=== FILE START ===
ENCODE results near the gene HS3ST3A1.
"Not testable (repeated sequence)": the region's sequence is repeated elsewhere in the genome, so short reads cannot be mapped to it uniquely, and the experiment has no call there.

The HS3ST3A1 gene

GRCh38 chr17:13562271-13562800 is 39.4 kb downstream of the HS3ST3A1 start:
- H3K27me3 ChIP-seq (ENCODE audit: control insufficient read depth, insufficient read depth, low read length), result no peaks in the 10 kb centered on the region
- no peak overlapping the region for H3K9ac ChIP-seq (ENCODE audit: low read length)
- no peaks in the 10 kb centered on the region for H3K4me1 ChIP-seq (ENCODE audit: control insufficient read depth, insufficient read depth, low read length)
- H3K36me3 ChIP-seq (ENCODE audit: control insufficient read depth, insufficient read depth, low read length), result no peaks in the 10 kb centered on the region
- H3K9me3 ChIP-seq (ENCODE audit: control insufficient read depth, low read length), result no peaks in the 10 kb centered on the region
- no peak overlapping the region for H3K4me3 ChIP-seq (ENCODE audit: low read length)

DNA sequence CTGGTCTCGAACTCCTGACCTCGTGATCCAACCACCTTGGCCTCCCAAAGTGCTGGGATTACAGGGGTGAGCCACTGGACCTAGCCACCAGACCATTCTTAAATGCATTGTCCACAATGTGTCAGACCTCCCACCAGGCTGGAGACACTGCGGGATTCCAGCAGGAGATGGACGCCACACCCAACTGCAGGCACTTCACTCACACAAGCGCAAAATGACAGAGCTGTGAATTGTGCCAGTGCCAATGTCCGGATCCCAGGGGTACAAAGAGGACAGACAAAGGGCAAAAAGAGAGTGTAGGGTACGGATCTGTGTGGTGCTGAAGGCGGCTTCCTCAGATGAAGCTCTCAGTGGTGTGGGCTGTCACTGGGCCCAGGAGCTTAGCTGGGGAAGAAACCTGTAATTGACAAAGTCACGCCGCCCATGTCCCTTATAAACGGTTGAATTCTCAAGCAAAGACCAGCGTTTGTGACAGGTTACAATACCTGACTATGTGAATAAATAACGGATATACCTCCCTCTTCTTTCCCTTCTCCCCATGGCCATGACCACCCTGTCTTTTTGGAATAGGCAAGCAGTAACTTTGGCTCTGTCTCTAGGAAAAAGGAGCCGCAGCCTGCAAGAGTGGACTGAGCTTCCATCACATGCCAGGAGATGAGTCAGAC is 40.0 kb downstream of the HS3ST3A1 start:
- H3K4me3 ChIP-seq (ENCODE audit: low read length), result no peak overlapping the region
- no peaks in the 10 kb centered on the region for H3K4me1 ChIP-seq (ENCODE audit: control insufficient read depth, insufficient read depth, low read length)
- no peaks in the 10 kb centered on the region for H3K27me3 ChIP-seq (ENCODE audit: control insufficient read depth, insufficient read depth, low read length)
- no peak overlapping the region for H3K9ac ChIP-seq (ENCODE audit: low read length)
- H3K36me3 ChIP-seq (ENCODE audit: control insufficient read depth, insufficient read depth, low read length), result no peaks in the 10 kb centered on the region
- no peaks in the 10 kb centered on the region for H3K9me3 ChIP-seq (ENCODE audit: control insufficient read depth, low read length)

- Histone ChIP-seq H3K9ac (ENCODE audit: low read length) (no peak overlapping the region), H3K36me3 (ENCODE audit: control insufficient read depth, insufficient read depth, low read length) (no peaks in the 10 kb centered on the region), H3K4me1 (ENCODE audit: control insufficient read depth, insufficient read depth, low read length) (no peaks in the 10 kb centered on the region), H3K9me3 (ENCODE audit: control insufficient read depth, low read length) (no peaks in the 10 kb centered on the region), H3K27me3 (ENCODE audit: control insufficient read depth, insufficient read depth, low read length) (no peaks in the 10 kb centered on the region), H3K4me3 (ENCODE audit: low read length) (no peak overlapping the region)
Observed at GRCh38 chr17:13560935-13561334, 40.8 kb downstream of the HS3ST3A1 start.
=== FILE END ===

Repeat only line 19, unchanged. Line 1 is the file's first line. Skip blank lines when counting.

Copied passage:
Observed at GRCh38 chr17:13560935-13561334, 40.8 kb downstream of the HS3ST3A1 start.